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The credit card world has been in turmoil recently with rumors that the annual fees for one of the most popular travel rewards credit cards, the Platinum CardÂ® from American Express, have risen sharply. Today, you have to pay a fee of $ 550 a year to hold the card – and if the rumors are correct, that number is set to climb to $ 695.
There are other cards that are expensive, for example the $ 550 Chase Sapphire Reserve and some co-branded airline and hotel cards. And, in many cases, people can find enough value in their perks to justify their detention, even if non-essential travel is highly on hold.
But a fee of almost $ 700 sounds like a whole other ball game.
âWe don’t comment on rumors or speculations about our products or our business,â replied an Amex spokesperson when we asked if the fee hike was real. But credit card experts and enthusiasts have been discussing it online for days. This was a hot topic of discussion in a Clubhouse discussion on credit cards we hosted here at NextAdvisor with our sister post, The Points Guy, this week (both sites are owned by Red Ventures).
While nothing has been confirmed yet, it still begs the question: Would you, and should you, pay $ 695 for a credit card?
Before applying for a card, think about your goal: what do you want to do with the benefits it offers? This is especially true for cards with annual fees.
The Amex Platinum currently carries an annual fee of $ 550, certainly not a bargain by any stretch of the imagination. It is, however, offset by perks such as a $ 200 Airline Fee Credit, $ 100 Saks Fifth Avenue Credit, $ 100 TSA PreCheck / Global Entry Credit, and $ 200 per year in Uber. Cash. If you use all of these perks, you’ve already extracted more value from the card than it costs to keep it.
Several sites that follow credit card news have reported that the unconfirmed and suspected $ 695 charge will lead to new benefits such as a $ 300 Equinox credit, $ 240 entertainment credit (for services such as streaming and internet), a $ 200 prepaid resort credit, and even a $ 100 Resy restaurant reservation service credit. If that’s true, and if you’re using up all of those credits – which is a big if – then a more expensive Amex Platinum might work for you.
âI think it really depends on the exact nature of those benefits, like if they’re broken down by month or if they’re really hard to use – that’s going to be essential,â said Chris Dong, credit card reporter at The Guy points. during the Clubhouse chat.
Chris would bend over to keep the card, even with the fees increasing. But Madison Blancaflor, travel editor at The Points Guy, thinks differently: âIf you live in New York, DC, Boston, Los Angeles, or any other big city, you might be able to justify it. But for the vast majority of cardholders, that’s just a ridiculous price for what you get. I don’t think most people will be able to use all of these benefits. In fact, the current fee of $ 550, not to mention the even higher fee, was already enough to discourage her from applying.
Of course, the Amex Platinum isn’t the only Travel Rewards premium credit card on the market. Its direct competitor, the Chase Sapphire Reserve, also has an annual fee of $ 550 and offers solid perks: $ 300 travel credit, $ 100 TSA PreCheck / Global Entry credit, and even $ 60 in DoorDash credits (up to ‘in 2021). And with travel taking a back seat to public safety over the past year, the Reserve has introduced unrelated travel perks that have made it a good premium credit card to hold onto while travel is interrupted.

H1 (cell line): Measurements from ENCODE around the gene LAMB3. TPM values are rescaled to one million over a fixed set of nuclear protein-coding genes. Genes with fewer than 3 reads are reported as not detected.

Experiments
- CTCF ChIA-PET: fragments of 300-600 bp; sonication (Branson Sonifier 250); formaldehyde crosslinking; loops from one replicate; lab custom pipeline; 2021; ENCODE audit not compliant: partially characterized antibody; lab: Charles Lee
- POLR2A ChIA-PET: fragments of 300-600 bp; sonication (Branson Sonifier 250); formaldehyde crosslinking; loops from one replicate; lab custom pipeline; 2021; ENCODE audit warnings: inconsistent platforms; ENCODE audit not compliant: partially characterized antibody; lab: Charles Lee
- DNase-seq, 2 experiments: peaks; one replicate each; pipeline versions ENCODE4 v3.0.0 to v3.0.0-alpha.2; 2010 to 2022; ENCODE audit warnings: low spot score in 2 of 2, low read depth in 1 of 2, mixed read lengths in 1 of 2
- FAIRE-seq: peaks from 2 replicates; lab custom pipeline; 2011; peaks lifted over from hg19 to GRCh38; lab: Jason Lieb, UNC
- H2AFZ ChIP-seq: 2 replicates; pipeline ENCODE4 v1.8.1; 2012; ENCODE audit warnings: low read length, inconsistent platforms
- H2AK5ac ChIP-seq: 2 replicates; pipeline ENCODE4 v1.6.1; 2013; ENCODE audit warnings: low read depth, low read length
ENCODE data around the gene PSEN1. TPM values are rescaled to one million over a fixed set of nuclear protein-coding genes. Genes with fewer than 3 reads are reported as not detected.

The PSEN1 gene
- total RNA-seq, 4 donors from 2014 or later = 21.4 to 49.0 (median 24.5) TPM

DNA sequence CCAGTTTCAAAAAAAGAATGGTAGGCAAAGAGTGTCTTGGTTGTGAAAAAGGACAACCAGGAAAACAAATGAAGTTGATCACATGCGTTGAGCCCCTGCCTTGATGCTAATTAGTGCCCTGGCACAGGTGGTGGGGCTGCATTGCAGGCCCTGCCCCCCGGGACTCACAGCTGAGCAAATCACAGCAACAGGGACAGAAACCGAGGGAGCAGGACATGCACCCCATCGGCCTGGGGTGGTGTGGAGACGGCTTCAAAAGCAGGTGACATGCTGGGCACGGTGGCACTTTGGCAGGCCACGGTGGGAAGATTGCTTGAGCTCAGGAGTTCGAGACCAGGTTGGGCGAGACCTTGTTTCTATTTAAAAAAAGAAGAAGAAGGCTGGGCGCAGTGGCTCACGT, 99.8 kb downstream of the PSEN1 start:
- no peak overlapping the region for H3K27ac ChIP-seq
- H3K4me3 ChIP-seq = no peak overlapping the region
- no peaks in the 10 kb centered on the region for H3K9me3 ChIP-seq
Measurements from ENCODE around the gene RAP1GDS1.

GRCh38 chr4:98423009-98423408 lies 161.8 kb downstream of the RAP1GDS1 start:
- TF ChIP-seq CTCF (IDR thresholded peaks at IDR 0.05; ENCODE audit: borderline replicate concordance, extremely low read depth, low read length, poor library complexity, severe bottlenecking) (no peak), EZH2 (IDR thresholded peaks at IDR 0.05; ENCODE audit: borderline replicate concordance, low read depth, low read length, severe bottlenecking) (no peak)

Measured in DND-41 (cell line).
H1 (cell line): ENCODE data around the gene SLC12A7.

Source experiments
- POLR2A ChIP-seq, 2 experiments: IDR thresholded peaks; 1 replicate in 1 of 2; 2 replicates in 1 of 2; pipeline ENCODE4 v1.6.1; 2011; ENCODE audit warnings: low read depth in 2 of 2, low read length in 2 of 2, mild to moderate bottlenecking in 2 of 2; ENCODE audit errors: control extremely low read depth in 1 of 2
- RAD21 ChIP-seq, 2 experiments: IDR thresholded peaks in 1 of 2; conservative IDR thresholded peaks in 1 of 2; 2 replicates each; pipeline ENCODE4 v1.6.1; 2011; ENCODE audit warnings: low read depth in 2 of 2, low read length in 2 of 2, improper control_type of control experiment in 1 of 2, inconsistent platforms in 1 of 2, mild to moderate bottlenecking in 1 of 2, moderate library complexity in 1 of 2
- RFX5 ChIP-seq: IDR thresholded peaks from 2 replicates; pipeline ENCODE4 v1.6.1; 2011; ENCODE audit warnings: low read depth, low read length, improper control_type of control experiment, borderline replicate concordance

Both of these premium cards certainly have some perks that help offset the cost of the fees, although there’s no doubt that they come at a steep price. And while it can be difficult to decide between Amex Platinum and Chase Sapphire Reserve cards, it’s important to consider your spending and lifestyle. The âbestâ card is the one that best suits your preferences and helps you reach your financial goals.
In fact, this is true regardless of the cost of the annual membership fee. Whether the price of the Amex Platinum card stays at $ 550 or increases to $ 695, we always recommend that you take a hard look at the perks and perks offered by a card to determine if it is right for you.
Speaking from personal experience, I know that I will have to seriously consider renewing my Amex Platinum card if the price goes up. While I know I would continue to use Uber, Airline, and Saks credits – and would take advantage of Hotel and Resy credits if they did materialize – the $ 300 Equinox Credit would be a tough pill to swallow. I do not have, and do not plan to have, an Equinox subscription, so this benefit would not help offset the high annual card fees.
This illustrates the thought process we would encourage current and potential cardholders to follow when making the decision to keep one of their credit cards, charge or not.
Either way, if you’re in the market for a new travel credit card, there are some great options out there with fees that don’t get you noticed. For example, there has never been a better time to sign up for the $ 95 Chase Sapphire Preferred. It is currently offering a very large sign-up bonus of 80,000 Chase Ultimate Rewards points after spending $ 4,000 in the first 3 months. That’s enough points for two people to travel for free on a flight across the United States, twice.
So while you might scoff at the fees for some premium travel cards – and based on our Clubhouse chat, you wouldn’t be alone – you don’t have to cancel travel cards entirely.
Whatever your spending habits and budget, there are many free and paid credit cards on the market that can help you reach your financial goals. And, once it’s safe to do it again, even to see the world for free.